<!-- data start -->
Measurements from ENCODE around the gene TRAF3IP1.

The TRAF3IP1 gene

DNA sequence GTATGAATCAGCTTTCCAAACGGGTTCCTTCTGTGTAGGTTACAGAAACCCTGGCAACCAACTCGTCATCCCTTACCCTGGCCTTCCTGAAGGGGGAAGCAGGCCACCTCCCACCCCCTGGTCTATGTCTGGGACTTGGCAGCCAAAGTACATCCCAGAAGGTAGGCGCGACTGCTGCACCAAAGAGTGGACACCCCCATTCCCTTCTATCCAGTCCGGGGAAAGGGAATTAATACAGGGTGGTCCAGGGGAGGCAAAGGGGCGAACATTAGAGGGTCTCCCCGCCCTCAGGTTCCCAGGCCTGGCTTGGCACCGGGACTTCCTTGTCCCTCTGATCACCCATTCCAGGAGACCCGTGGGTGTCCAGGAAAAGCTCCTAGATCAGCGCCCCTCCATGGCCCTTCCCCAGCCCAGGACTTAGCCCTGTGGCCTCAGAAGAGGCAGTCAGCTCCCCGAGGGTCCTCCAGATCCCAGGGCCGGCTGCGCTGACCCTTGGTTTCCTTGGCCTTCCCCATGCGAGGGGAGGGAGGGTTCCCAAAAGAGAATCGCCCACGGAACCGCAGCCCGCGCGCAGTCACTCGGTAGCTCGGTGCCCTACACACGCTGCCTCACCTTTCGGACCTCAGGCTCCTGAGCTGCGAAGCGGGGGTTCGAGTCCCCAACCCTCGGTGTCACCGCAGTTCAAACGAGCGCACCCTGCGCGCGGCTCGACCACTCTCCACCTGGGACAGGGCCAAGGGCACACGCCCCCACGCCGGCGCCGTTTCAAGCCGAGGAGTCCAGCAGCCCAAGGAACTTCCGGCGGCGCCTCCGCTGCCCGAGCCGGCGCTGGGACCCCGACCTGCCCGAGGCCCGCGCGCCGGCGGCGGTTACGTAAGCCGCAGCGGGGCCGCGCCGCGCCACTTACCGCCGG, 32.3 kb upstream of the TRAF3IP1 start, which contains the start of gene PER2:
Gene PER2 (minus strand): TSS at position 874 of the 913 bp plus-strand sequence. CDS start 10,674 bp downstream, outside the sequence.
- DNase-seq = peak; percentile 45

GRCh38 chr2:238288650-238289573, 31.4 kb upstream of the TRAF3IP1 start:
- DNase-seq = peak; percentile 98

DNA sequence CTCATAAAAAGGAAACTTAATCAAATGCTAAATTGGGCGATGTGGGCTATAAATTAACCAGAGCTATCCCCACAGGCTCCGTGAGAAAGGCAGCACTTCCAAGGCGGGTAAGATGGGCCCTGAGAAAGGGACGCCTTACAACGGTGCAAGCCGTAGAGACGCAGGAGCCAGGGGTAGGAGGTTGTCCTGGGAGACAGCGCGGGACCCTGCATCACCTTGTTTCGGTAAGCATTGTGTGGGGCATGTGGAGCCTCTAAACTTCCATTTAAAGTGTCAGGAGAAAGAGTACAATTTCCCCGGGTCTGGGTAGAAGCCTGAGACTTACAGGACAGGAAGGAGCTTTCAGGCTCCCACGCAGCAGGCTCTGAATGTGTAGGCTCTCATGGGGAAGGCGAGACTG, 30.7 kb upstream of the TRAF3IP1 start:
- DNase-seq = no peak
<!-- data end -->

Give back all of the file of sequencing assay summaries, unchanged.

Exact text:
Measurements from ENCODE around the gene TRAF3IP1.

The TRAF3IP1 gene

DNA sequence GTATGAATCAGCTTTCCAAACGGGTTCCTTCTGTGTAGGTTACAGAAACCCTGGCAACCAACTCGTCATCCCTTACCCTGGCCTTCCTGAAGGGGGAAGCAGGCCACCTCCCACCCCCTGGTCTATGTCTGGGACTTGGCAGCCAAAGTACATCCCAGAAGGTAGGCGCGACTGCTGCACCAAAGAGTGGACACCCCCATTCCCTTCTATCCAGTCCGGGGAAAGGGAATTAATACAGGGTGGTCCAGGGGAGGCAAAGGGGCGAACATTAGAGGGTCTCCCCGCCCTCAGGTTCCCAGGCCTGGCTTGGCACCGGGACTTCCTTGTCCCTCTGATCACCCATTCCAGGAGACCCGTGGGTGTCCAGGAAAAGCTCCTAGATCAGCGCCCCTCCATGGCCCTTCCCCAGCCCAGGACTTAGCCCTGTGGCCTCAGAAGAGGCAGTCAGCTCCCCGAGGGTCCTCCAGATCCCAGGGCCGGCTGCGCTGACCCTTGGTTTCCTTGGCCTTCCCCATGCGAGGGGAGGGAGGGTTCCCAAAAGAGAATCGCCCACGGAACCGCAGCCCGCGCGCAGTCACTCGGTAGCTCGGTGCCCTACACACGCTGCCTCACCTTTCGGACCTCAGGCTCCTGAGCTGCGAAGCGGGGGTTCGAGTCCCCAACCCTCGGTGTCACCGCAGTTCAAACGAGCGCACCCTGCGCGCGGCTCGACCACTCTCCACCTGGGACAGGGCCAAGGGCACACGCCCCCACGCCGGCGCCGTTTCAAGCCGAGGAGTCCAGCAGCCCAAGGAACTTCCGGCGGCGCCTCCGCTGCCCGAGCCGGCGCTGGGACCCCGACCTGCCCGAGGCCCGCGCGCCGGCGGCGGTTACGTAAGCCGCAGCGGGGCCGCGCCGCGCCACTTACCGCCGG, 32.3 kb upstream of the TRAF3IP1 start, which contains the start of gene PER2:
Gene PER2 (minus strand): TSS at position 874 of the 913 bp plus-strand sequence. CDS start 10,674 bp downstream, outside the sequence.
- DNase-seq = peak; percentile 45

GRCh38 chr2:238288650-238289573, 31.4 kb upstream of the TRAF3IP1 start:
- DNase-seq = peak; percentile 98

DNA sequence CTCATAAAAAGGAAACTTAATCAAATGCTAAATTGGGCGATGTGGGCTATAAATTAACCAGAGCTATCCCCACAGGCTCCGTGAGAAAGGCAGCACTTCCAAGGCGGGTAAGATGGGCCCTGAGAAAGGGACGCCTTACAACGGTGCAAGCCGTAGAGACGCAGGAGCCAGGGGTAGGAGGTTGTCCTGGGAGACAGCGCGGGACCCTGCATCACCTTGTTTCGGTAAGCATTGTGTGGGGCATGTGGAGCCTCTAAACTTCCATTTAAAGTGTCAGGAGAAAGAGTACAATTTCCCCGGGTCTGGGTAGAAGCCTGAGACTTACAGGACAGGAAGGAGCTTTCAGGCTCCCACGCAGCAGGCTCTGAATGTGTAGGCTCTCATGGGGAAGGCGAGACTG, 30.7 kb upstream of the TRAF3IP1 start:
- DNase-seq = no peak